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Filipinas Broadcasting Network Inc. vs.

Ago Medical and Educational Center-Bicol Christian College of Medicine

(AMEC-BCCM) [GR 141994, 17 January 2005] Carpio (J): concur


“Exposé” is a radio documentary program hosted by Carmelo ‘Mel’ Rima (“Rima”) and Hermogenes ‘Jun’ Alegre
(“Alegre”). Exposé is aired every morning over DZRC-AM which is owned by Filipinas Broadcasting Network, Inc.
(“FBNI”). “Exposé” is heard over Legazpi City, the Albay municipalities and Commercial Law - Corporation Law, 2005 ( 17
) Narratives (Berne Guerrero) other Bicol areas. In the morning of 14 and 15 December 1989, Rima and Alegre exposed
various alleged complaints from students, teachers and parents against Ago Medical and Educational Center-Bicol
Christian College of Medicine (“AMEC”) and its administrators. Claiming that the broadcasts were defamatory, AMEC and
Angelita Ago (“Ago”), as Dean of AMEC’s College of Medicine, filed a complaint for damages against FBNI, Rima and Alegre
on 27 February 1990. The complaint further alleged that AMEC is a reputable learning institution.

With the supposed exposés, FBNI, Rima and Alegre “transmitted malicious imputations, and as such, destroyed
plaintiffs’ (AMEC and Ago) reputation.” AMEC and Ago included FBNI as defendant for allegedly failing to exercise due
diligence in the selection and supervision of its employees, particularly Rima and Alegre. On 18 June 1990, FBNI, Rima
and Alegre, through Atty. Rozil Lozares, filed an Answer alleging that the broadcasts against AMEC were fair and true.
FBNI, Rima and Alegre claimed that they were plainly impelled by a sense of public duty to report the “goings-on in AMEC,
[which is] an institution imbued with public interest.” Thereafter, trial ensued. During the presentation of the evidence for
the defense, Atty. Edmundo Cea, collaborating counsel of Atty. Lozares, filed a Motion to Dismiss on FBNI’s behalf. The
trial court denied the motion to dismiss. Consequently, FBNI filed a separate Answer claiming that it exercised due
diligence in the selection and supervision of Rima and Alegre.

FBNI claimed that before hiring a broadcaster, the broadcaster should (1) file an application; (2) be interviewed;
and (3) undergo an apprenticeship and training program after passing the interview. FBNI likewise claimed that it always
reminds its broadcasters to “observe truth, fairness and objectivity in their broadcasts and to refrain from using libelous
and indecent language.” Moreover, FBNI requires all broadcasters to pass the Kapisanan ng mga Brodkaster sa Pilipinas
(“KBP”) accreditation test and to secure a KBP permit. On 14 December 1992, the trial court rendered a Decision finding
FBNI and Alegre liable for libel except Rima. The trial court held that the broadcasts are libelous per se. The trial court
rejected the broadcasters’ claim that their utterances were the result of straight reporting because it had no factual basis.
The broadcasters did not even verify their reports before airing them to show good faith.

In holding FBNI liable for libel, the trial court found that FBNI failed to exercise diligence in the selection and
supervision of its employees. In absolving Rima from the charge, the trial court ruled that Rima’s only participation was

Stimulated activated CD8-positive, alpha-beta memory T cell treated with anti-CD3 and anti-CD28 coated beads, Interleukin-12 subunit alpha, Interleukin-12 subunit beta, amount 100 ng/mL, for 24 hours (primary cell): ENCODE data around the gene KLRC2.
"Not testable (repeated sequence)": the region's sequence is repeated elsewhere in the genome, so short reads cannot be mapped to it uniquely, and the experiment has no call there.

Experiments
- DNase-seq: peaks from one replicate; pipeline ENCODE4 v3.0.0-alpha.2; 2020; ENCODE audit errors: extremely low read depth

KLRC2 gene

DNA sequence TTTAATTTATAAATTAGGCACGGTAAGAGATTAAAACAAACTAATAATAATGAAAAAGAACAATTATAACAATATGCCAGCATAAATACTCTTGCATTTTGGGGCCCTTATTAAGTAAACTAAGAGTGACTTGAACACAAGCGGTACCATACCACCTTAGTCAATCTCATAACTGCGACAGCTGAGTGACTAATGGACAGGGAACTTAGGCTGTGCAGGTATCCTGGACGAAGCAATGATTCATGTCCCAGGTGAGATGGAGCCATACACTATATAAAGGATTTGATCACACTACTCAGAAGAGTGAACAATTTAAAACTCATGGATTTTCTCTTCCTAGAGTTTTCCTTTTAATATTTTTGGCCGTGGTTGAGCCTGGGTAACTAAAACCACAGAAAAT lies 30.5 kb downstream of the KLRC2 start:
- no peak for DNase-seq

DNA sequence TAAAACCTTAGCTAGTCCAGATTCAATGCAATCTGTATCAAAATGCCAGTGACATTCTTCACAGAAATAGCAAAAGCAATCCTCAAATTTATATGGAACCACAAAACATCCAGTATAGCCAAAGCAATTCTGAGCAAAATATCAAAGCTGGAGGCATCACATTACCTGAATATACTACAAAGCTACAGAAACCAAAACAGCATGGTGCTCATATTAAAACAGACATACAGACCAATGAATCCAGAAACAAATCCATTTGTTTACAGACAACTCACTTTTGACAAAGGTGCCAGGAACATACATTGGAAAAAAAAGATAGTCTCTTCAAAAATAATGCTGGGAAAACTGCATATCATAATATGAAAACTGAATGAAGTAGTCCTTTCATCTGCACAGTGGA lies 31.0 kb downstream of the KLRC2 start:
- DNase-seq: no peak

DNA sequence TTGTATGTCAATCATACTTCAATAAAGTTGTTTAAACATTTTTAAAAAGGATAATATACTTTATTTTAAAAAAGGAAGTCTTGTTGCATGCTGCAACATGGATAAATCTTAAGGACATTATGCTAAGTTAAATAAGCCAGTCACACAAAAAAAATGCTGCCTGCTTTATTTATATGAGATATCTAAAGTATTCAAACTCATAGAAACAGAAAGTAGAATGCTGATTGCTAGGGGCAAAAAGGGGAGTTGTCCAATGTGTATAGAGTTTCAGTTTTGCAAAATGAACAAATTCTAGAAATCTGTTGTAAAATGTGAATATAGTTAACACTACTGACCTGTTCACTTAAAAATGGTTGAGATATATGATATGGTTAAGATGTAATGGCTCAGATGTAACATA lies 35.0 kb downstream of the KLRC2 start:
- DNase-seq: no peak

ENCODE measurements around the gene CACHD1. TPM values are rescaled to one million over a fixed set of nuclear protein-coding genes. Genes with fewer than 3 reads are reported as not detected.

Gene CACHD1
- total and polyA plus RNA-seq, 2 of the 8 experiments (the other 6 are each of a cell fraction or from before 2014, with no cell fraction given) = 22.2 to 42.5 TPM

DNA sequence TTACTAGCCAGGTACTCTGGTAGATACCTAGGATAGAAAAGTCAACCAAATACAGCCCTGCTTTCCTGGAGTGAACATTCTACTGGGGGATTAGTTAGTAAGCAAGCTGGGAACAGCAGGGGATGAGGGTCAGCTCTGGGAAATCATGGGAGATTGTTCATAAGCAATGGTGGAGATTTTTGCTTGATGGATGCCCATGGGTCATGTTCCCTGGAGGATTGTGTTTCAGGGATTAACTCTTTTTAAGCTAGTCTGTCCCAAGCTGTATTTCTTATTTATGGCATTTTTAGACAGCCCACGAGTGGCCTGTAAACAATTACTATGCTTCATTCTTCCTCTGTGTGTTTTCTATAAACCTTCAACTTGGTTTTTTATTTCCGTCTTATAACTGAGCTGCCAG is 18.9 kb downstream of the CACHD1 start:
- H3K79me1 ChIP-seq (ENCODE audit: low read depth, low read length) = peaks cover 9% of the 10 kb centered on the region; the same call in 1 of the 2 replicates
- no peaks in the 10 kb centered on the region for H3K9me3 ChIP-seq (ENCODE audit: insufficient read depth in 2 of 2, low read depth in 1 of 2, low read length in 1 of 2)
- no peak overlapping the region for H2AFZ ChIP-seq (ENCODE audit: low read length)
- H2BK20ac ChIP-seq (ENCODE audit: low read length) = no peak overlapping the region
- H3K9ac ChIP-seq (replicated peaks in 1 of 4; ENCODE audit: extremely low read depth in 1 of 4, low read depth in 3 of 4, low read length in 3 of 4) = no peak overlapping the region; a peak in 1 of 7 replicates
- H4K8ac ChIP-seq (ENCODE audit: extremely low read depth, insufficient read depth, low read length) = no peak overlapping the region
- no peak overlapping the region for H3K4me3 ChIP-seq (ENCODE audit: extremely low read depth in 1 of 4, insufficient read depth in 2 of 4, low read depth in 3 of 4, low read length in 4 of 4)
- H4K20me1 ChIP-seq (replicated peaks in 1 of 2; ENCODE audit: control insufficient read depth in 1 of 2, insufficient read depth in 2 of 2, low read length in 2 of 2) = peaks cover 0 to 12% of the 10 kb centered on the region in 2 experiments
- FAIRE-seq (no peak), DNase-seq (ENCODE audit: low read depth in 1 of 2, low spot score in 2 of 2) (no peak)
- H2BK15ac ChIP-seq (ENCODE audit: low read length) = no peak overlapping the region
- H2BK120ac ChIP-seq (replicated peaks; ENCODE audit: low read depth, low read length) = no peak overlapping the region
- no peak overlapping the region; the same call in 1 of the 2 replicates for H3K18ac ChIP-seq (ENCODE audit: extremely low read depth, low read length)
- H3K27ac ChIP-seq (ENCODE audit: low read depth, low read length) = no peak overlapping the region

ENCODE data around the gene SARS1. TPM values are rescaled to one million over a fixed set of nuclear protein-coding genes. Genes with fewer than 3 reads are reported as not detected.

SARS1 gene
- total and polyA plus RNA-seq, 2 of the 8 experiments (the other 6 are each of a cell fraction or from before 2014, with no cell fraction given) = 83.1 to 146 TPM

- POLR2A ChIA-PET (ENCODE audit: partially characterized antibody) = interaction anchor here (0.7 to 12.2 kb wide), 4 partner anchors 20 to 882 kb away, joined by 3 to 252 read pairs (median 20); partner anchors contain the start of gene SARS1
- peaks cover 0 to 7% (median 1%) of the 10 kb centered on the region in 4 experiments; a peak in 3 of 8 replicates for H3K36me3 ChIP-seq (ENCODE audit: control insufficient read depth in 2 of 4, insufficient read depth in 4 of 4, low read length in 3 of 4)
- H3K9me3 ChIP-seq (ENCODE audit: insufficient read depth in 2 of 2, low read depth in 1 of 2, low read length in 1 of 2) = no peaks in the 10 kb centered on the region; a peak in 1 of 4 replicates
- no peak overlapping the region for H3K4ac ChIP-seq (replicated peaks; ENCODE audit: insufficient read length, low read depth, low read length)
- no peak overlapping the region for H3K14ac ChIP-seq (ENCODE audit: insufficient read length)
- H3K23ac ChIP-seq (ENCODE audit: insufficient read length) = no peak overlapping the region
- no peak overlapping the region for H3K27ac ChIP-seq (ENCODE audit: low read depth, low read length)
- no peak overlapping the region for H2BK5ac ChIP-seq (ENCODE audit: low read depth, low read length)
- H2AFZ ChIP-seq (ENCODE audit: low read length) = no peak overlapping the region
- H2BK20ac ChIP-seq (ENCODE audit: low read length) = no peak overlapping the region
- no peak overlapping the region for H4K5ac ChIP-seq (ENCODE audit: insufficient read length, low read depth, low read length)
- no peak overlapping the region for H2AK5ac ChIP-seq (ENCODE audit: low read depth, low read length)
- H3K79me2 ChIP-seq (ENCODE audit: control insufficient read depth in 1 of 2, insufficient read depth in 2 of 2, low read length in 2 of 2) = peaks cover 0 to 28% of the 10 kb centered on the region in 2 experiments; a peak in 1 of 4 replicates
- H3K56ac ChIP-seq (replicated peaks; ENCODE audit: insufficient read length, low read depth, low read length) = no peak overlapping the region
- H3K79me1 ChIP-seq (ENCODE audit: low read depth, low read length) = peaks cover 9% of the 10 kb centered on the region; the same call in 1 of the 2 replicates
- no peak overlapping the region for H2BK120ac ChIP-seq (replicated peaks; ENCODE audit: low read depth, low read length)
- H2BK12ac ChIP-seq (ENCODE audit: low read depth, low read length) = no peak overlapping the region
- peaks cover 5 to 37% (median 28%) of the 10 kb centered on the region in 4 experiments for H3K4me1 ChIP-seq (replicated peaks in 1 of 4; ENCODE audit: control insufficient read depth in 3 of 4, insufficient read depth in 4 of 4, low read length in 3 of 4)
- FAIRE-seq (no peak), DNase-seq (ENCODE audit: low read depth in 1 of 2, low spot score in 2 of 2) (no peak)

when he agreed with Alegre’s exposé. The trial court found Rima’s statement within the “bounds of freedom of speech,
expression, and of the press.” Both parties, namely, FBNI, Rima and Alegre, on one hand, and AMEC and Ago, on the other,
appealed the decision to the Court of Appeals. The Court of Appeals affirmed the trial court’s judgment with modification.
The appellate court made Rima solidarily liable with FBNI and Alegre. The appellate court denied Ago’s claim for damages
and attorney’s fees because the broadcasts were directed against AMEC, and not against her. FBNI, Rima and Alegre filed a
motion for reconsideration which the Court of Appeals denied in its 26 January 2000 Resolution. Hence, FBNI filed the
petition for review.


Whether AMEC is entitled to moral damages.


A juridical person is generally not entitled to moral damages because, unlike a natural person, it cannot
experience physical suffering or such sentiments as wounded feelings, serious anxiety, mental anguish or moral shock.
The Court of Appeals cites Mambulao Lumber Co. v. PNB, et al. to justify the award of moral damages. However, the
Court’s statement in Mambulao that “a corporation may have a good reputation which, if besmirched, may also be a
ground for the award of moral damages” is an obiter dictum. Nevertheless, AMEC’s claim for moral damages falls under
item 7 of Article 2219 of the Civil Code. This provision expressly authorizes the recovery of moral damages in cases of
libel, slander or any other form of defamation. Article 2219(7) does not qualify whether the plaintiff is a natural or
juridical person. Therefore, a juridical person such as a corporation can validly complain for libel or any other form of
defamation and claim for moral damages. Moreover, where the broadcast is libelous per se, the law implies damages. In
such a case, evidence of an honest mistake or the want of character or reputation of the party libeled goes only in
mitigation of damages. Neither in such a case is the plaintiff required to introduce evidence of actual damages as a
condition precedent to the recovery of some damages. In this case, the broadcasts are libelous per se. Thus, AMEC is
entitled to moral damages. However, the Court found the award of P300,000 moral damages unreasonable. The record
shows that even though the broadcasts were libelous per se, AMEC has not suffered any substantial or material damage to
its reputation. Therefore, the Court reduced the award of moral damages from P300,000 to P150,000.